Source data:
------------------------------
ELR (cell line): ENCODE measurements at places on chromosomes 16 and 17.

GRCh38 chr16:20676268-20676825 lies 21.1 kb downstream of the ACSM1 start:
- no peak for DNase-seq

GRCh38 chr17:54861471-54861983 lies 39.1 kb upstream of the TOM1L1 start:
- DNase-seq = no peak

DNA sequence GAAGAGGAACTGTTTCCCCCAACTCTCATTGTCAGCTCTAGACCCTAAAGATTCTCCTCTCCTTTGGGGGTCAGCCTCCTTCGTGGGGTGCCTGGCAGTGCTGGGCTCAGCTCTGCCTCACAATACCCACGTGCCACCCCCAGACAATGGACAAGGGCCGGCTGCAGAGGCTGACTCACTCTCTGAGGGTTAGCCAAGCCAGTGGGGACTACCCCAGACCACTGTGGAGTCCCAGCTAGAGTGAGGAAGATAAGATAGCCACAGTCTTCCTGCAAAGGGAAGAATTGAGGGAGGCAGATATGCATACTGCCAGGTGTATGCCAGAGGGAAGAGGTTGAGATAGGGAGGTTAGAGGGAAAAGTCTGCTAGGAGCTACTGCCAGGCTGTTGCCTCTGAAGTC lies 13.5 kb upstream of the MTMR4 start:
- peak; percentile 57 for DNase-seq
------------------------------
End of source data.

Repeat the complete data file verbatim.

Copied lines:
ELR (cell line): ENCODE measurements at places on chromosomes 16 and 17.

GRCh38 chr16:20676268-20676825 lies 21.1 kb downstream of the ACSM1 start:
- no peak for DNase-seq

GRCh38 chr17:54861471-54861983 lies 39.1 kb upstream of the TOM1L1 start:
- DNase-seq = no peak

DNA sequence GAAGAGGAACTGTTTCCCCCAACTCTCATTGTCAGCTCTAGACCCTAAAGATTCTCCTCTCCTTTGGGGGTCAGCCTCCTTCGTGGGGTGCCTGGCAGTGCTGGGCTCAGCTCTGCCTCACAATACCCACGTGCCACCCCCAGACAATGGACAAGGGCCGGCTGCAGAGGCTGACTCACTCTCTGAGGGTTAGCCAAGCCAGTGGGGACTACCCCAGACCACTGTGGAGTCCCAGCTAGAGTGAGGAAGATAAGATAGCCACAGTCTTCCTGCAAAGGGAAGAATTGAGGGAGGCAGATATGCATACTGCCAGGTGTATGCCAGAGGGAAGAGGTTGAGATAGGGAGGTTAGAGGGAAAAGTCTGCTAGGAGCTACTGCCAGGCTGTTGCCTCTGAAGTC lies 13.5 kb upstream of the MTMR4 start:
- peak; percentile 57 for DNase-seq